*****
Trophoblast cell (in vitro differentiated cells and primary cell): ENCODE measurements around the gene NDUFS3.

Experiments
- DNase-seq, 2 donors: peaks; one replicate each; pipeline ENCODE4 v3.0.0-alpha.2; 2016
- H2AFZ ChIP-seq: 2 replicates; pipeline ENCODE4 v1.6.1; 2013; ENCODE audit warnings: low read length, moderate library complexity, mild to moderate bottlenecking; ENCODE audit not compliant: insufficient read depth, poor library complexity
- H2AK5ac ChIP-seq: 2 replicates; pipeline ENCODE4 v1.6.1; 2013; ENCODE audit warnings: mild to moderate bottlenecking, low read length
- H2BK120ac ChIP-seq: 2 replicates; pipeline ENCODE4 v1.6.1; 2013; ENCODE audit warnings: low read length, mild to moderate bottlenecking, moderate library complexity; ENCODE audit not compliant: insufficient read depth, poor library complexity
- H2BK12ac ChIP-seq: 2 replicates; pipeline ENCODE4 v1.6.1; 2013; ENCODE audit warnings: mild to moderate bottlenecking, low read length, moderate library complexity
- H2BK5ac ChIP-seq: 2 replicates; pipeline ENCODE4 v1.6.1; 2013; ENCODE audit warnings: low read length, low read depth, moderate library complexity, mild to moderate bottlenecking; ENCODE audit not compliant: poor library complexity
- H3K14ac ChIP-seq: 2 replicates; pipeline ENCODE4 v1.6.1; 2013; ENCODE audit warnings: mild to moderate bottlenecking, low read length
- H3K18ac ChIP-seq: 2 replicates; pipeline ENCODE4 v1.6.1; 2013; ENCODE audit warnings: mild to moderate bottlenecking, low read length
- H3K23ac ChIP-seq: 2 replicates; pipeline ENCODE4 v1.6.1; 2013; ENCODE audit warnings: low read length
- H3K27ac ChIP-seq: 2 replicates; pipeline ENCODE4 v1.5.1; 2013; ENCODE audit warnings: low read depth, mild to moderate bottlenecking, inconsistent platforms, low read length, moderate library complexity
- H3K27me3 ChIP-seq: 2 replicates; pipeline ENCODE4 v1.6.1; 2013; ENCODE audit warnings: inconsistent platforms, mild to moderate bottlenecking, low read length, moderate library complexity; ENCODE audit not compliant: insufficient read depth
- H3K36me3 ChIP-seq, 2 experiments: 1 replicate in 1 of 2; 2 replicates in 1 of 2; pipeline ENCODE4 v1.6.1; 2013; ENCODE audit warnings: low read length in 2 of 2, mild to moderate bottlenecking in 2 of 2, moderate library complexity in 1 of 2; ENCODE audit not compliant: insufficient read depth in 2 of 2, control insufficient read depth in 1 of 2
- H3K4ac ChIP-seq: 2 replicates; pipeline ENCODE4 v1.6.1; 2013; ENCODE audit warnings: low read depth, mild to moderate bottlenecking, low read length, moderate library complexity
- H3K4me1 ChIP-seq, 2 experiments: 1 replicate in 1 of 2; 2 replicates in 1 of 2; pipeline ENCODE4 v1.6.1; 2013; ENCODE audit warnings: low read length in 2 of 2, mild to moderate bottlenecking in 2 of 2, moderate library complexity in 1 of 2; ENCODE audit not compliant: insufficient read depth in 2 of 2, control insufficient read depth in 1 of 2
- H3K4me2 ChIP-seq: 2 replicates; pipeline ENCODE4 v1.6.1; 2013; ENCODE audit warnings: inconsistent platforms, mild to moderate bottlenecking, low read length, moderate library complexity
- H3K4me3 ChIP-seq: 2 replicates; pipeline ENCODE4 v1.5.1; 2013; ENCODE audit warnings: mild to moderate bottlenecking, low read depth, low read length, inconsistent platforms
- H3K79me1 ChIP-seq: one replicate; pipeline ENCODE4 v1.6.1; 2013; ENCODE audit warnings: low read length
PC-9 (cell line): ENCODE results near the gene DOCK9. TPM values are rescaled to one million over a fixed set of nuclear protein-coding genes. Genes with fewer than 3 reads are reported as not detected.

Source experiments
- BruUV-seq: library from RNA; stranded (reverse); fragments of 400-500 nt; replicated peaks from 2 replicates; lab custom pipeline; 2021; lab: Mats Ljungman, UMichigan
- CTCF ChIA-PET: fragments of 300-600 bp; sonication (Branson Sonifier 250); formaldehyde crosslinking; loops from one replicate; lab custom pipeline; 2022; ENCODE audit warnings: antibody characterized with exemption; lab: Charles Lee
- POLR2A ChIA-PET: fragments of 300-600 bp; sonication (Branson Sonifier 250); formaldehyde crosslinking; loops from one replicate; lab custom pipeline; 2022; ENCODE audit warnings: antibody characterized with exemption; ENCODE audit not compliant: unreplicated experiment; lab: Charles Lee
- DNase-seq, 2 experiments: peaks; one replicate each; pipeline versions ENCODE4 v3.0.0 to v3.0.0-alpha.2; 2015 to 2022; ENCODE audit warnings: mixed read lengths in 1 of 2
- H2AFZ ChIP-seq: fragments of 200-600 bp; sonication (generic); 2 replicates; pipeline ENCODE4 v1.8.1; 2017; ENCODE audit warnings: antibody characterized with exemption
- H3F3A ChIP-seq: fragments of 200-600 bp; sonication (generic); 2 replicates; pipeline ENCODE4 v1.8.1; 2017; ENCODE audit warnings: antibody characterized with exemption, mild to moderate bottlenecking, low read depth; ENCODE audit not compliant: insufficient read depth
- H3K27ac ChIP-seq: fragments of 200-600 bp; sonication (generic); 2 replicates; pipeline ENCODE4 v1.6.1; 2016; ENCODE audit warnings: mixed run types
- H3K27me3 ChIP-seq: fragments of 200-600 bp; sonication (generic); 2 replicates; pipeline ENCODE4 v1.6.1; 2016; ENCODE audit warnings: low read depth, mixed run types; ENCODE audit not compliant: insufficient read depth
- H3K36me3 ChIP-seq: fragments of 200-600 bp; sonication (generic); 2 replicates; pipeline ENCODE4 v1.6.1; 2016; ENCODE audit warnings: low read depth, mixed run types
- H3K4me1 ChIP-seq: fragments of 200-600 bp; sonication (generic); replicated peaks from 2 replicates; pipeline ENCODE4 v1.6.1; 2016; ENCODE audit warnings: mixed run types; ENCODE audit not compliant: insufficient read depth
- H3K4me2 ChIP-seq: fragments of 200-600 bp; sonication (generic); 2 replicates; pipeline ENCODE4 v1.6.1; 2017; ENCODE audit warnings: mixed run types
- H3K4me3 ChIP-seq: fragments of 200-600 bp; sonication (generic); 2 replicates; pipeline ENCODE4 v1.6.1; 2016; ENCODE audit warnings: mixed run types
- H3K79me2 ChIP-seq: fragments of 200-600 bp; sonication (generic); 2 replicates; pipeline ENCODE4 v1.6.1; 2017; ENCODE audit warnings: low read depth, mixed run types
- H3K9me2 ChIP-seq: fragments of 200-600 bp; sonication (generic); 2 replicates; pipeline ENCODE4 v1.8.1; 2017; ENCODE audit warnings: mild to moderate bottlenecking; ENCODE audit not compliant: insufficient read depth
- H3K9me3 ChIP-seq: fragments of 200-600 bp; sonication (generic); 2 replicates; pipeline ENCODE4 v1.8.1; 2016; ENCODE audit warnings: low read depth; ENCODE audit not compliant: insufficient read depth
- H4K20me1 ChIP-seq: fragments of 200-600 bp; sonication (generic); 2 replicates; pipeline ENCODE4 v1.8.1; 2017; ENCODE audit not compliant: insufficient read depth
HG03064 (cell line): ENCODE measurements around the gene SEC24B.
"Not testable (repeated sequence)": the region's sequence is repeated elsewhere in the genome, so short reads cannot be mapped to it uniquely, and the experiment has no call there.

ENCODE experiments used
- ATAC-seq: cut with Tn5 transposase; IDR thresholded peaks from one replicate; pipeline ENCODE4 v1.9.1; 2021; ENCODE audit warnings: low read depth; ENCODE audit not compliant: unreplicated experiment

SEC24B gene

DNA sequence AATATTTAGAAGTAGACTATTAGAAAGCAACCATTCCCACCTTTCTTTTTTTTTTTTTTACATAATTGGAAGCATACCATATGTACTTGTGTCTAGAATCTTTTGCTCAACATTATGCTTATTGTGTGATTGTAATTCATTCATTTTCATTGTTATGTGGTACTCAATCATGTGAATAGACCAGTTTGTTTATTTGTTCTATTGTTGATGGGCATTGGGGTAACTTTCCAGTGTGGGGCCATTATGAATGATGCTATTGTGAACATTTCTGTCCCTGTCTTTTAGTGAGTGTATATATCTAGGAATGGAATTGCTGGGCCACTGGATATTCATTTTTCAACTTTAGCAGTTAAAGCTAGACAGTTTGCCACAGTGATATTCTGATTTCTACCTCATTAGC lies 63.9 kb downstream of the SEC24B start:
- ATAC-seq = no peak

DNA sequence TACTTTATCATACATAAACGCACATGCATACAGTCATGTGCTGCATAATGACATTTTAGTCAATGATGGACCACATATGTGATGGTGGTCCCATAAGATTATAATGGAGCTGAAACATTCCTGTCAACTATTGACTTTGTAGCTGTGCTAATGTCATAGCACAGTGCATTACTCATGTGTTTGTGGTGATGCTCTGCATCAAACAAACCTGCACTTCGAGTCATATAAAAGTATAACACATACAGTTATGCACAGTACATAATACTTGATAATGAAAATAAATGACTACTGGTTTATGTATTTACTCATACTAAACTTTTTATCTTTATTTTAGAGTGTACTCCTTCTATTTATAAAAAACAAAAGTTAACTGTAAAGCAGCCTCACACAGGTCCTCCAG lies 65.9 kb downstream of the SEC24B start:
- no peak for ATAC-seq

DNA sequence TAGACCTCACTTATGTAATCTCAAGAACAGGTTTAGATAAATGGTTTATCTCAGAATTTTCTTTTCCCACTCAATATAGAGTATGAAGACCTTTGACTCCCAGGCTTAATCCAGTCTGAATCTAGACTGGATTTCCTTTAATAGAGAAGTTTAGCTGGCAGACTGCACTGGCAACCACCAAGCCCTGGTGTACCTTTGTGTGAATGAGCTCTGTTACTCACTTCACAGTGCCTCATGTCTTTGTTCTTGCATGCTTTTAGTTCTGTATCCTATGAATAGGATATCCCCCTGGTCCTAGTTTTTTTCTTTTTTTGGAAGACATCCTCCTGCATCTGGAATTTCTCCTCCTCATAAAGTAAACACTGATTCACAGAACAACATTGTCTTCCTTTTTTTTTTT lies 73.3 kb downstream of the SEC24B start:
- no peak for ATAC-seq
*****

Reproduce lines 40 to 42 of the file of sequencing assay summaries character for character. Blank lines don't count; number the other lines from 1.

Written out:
ENCODE experiments used
- ATAC-seq: cut with Tn5 transposase; IDR thresholded peaks from one replicate; pipeline ENCODE4 v1.9.1; 2021; ENCODE audit warnings: low read depth; ENCODE audit not compliant: unreplicated experiment

SEC24B gene